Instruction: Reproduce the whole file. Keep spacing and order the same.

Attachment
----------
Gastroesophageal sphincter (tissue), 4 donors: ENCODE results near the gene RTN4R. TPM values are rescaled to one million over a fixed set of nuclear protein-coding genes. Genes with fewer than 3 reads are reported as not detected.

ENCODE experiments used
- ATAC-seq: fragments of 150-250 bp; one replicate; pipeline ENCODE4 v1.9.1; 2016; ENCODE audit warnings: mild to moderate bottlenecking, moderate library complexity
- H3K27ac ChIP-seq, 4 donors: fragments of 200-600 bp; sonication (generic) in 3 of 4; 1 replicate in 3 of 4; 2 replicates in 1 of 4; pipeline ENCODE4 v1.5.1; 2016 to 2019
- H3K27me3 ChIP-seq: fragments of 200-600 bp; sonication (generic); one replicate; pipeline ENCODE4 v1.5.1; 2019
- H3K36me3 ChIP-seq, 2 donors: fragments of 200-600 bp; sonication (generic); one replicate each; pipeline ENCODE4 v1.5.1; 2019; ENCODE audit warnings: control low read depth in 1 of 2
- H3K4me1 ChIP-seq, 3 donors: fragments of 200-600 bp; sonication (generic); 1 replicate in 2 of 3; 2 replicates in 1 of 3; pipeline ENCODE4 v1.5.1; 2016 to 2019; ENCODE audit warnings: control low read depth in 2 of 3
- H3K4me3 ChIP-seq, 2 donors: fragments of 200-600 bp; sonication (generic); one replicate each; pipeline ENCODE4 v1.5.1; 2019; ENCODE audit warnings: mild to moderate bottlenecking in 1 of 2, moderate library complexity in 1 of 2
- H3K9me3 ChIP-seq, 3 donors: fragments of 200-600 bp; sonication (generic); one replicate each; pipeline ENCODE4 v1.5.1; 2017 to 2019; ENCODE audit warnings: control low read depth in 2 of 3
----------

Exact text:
Gastroesophageal sphincter (tissue), 4 donors: ENCODE results near the gene RTN4R. TPM values are rescaled to one million over a fixed set of nuclear protein-coding genes. Genes with fewer than 3 reads are reported as not detected.

ENCODE experiments used
- ATAC-seq: fragments of 150-250 bp; one replicate; pipeline ENCODE4 v1.9.1; 2016; ENCODE audit warnings: mild to moderate bottlenecking, moderate library complexity
- H3K27ac ChIP-seq, 4 donors: fragments of 200-600 bp; sonication (generic) in 3 of 4; 1 replicate in 3 of 4; 2 replicates in 1 of 4; pipeline ENCODE4 v1.5.1; 2016 to 2019
- H3K27me3 ChIP-seq: fragments of 200-600 bp; sonication (generic); one replicate; pipeline ENCODE4 v1.5.1; 2019
- H3K36me3 ChIP-seq, 2 donors: fragments of 200-600 bp; sonication (generic); one replicate each; pipeline ENCODE4 v1.5.1; 2019; ENCODE audit warnings: control low read depth in 1 of 2
- H3K4me1 ChIP-seq, 3 donors: fragments of 200-600 bp; sonication (generic); 1 replicate in 2 of 3; 2 replicates in 1 of 3; pipeline ENCODE4 v1.5.1; 2016 to 2019; ENCODE audit warnings: control low read depth in 2 of 3
- H3K4me3 ChIP-seq, 2 donors: fragments of 200-600 bp; sonication (generic); one replicate each; pipeline ENCODE4 v1.5.1; 2019; ENCODE audit warnings: mild to moderate bottlenecking in 1 of 2, moderate library complexity in 1 of 2
- H3K9me3 ChIP-seq, 3 donors: fragments of 200-600 bp; sonication (generic); one replicate each; pipeline ENCODE4 v1.5.1; 2017 to 2019; ENCODE audit warnings: control low read depth in 2 of 3